I remember shortly after graduating with my associate’s degree in 2014. Gene was so proud of me for that. I didn’t make a big deal out of it, but one day, we were leaving from having a three hour brunch together at Golden Corral in Buford, GA, and as we walked to our cars to say farewell, he just hugged me, and told me he was so proud of me for who I am, and for finishing my degree, especially despite everything I had been through in life. I didn’t even really know how to receive that from him, and still tried to make it no big deal, but he insisted to me that it was a big deal. He went on to tell me that he knew I would finish my goals in life, and kept stressing how very proud of me he was. I will never forget that moment. It made me feel so loved by a family member. A biological family member. What you should be able to consider as always, unconditional. I have never really had that, with very few people at least, most all non biological.
One time during our visit, Gene told me about his relationship with his father. He told me he spent much of his life walking around with a chip on his shoulder, because he always felt like his own daddy never wanted him, and that always made him feel unworthy. I had to go to the bathroom when he said that, I nearly exploded with tears. I understood his feelings all too well. He helped me so much just in sharing his feelings on many things with me. I could sit for hours listening to him talk, telling stories from life. I did. I spent many hours listening to him and my Popow talk. When I get anxious about something, I close my eyes and breathe, and I imagine those moments with them. It was probably the safest, most peaceful place I ever felt, besides what I created on my own. I will never forget him. I am so thankful to have some woodwork he made that I hang in our home, and so many memories with him.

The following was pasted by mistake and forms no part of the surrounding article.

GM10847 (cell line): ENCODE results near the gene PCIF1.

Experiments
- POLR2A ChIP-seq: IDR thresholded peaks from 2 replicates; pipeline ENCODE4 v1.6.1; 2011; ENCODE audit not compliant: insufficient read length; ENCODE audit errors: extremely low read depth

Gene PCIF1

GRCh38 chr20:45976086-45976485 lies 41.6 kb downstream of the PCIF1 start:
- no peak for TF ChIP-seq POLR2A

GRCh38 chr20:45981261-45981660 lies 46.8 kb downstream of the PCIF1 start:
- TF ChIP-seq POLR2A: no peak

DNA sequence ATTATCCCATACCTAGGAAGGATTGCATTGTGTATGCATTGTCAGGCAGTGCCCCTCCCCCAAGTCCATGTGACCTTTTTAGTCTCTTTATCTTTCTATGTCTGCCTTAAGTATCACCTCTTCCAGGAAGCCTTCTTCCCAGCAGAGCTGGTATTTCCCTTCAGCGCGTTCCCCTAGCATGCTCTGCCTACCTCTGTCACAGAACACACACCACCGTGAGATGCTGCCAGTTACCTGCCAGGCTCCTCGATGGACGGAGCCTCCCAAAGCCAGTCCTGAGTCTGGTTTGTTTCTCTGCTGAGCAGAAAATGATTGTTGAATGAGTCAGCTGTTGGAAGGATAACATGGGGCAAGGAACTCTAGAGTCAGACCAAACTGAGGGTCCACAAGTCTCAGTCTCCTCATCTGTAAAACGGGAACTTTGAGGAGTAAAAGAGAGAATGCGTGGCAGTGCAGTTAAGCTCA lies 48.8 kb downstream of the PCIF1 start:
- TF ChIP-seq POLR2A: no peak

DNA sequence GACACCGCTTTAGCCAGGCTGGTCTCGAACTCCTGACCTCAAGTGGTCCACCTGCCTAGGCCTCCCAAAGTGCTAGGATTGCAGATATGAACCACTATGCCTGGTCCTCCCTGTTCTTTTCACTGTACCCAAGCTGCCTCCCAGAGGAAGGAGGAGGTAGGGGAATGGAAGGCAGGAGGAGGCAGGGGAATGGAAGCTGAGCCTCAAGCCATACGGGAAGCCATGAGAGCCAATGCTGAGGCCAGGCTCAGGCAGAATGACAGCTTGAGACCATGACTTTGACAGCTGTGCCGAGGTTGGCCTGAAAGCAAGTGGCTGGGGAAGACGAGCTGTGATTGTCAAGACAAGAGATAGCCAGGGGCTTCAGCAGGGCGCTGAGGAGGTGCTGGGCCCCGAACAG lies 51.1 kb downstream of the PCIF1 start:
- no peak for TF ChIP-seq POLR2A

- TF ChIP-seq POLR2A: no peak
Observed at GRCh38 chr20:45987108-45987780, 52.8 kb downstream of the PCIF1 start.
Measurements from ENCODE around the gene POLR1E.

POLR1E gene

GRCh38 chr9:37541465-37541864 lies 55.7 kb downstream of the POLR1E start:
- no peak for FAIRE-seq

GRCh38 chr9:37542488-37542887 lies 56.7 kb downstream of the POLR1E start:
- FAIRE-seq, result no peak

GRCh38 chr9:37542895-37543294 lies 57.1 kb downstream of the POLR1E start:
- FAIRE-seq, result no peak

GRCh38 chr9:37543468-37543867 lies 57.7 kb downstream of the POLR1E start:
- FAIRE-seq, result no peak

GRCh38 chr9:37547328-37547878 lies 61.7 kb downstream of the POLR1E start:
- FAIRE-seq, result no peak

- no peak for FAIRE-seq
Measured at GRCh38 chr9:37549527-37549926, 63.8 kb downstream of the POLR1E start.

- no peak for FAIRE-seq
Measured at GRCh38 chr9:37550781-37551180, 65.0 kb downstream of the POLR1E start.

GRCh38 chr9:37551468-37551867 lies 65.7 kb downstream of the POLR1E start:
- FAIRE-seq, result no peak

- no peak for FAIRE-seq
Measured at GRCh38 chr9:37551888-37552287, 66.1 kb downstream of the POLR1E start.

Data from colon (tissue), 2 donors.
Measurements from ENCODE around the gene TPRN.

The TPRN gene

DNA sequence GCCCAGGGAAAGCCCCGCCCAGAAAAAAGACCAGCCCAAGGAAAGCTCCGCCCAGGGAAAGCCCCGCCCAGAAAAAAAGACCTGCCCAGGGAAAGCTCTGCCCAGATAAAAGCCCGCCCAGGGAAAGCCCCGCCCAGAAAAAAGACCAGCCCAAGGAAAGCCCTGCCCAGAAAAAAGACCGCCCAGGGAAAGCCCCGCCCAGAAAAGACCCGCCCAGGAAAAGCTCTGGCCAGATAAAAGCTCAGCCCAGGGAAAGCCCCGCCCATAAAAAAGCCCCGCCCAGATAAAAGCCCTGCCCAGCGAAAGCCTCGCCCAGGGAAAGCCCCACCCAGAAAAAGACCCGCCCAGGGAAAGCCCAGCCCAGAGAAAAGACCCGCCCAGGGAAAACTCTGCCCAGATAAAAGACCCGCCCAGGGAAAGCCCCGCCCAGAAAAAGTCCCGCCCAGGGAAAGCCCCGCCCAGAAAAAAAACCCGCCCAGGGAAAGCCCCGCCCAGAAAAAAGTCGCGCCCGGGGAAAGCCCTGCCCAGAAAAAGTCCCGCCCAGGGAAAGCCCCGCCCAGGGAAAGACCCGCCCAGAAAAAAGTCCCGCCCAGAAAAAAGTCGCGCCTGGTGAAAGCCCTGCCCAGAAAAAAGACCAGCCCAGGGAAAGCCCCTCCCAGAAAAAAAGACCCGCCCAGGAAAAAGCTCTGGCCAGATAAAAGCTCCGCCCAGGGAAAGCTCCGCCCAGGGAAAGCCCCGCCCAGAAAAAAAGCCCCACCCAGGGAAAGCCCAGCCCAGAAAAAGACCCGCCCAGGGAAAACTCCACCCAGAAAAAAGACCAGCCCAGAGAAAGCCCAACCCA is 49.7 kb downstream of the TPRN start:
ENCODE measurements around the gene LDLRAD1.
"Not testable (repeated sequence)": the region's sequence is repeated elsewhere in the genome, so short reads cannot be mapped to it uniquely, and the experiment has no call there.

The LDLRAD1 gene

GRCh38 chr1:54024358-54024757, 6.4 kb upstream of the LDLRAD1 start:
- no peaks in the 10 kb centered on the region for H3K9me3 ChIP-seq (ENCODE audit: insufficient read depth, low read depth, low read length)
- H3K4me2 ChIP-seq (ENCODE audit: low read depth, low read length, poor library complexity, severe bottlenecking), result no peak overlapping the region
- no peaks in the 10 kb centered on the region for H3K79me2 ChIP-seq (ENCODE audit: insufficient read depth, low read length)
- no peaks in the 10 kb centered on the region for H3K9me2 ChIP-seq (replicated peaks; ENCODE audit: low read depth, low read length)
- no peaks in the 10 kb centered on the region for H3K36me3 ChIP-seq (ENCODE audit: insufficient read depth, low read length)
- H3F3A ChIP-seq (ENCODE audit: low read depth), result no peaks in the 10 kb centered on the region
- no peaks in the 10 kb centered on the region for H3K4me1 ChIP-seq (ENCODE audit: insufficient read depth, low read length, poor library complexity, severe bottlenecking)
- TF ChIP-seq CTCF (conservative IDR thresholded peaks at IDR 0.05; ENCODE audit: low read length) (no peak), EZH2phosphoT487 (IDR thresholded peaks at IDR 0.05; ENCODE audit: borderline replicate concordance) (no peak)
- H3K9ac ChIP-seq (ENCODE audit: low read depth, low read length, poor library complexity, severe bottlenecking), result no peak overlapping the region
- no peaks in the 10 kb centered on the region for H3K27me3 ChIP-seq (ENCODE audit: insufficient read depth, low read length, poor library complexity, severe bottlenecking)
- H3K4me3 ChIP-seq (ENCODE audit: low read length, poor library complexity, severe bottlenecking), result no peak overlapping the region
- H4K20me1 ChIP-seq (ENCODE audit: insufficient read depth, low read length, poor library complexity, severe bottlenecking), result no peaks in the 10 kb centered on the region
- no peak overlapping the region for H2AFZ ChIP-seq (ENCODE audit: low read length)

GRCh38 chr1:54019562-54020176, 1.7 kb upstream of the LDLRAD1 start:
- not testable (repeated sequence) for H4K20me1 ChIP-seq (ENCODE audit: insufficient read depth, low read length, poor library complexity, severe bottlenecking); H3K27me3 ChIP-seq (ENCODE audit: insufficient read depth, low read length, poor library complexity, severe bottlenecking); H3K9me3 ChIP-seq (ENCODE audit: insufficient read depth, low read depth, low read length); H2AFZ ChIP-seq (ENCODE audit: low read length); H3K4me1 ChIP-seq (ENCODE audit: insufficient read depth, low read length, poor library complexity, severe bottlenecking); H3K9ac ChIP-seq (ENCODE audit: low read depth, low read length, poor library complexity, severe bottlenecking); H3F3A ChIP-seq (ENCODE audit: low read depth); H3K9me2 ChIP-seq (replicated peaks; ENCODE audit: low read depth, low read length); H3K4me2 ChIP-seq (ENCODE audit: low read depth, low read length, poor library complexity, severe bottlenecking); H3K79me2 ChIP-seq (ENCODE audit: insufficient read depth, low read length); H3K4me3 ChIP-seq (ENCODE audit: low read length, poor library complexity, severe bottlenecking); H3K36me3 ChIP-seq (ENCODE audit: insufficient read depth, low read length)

I told him two days ago to go home, to be with his precious mother who was such a wonderful woman! She lived to be 100 years old, a mother to 10 children whom she loved dearly. Their father left her for another woman. She never even dated again. She lived her whole life for God, and her children. I know she is in heaven. My Popow told me she came to him as clear as day when he was eating ice cream in his dying days in his living room in 2005. He said she had on the most beautiful gown, and the scenery was unbelievable. Just beautiful! He described a peaceful flowing water, and beautiful trees and flowers all around. He said it was then he knew he was going to die, and was no longer afraid. She reached her hand out to him, not saying a word, as if to say, I am here to take your hand. How peaceful! ❤️❤️
I told Gene two days ago to go on home to be with her, and my Popow, and sweet brother. I hope they all met him at that beautiful river my Popow described seeing that day to me. I know he is in heaven. I know I will see them all again one day. ❤️